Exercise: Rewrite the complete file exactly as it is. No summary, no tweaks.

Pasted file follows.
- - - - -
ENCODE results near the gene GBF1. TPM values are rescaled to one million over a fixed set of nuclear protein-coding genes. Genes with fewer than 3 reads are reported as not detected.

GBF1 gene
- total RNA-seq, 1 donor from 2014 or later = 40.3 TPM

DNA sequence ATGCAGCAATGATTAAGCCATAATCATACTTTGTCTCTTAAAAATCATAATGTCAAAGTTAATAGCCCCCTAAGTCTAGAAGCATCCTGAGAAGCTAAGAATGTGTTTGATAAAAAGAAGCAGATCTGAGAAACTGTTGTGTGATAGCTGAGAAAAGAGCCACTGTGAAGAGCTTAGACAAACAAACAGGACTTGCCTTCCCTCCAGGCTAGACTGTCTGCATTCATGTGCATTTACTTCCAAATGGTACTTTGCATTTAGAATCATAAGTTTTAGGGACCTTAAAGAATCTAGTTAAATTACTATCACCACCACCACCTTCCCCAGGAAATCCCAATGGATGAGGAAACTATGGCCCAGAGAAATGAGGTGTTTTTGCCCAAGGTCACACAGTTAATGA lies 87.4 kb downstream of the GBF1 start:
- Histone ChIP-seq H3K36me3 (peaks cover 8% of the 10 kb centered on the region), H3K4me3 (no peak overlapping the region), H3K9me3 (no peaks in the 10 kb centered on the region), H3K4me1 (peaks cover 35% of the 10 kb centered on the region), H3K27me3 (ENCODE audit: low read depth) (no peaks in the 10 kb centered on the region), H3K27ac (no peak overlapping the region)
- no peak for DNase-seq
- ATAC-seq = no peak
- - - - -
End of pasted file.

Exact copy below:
ENCODE results near the gene GBF1. TPM values are rescaled to one million over a fixed set of nuclear protein-coding genes. Genes with fewer than 3 reads are reported as not detected.

GBF1 gene
- total RNA-seq, 1 donor from 2014 or later = 40.3 TPM

DNA sequence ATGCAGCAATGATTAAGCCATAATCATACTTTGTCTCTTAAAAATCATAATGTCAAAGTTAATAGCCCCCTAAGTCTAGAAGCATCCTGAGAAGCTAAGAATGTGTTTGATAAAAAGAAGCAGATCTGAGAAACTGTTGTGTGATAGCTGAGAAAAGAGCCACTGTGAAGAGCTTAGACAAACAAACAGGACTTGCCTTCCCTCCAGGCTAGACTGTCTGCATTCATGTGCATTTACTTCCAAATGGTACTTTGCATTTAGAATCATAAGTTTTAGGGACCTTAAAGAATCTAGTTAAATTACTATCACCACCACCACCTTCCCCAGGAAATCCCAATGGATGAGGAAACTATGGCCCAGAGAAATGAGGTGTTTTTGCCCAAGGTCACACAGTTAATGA lies 87.4 kb downstream of the GBF1 start:
- Histone ChIP-seq H3K36me3 (peaks cover 8% of the 10 kb centered on the region), H3K4me3 (no peak overlapping the region), H3K9me3 (no peaks in the 10 kb centered on the region), H3K4me1 (peaks cover 35% of the 10 kb centered on the region), H3K27me3 (ENCODE audit: low read depth) (no peaks in the 10 kb centered on the region), H3K27ac (no peak overlapping the region)
- no peak for DNase-seq
- ATAC-seq = no peak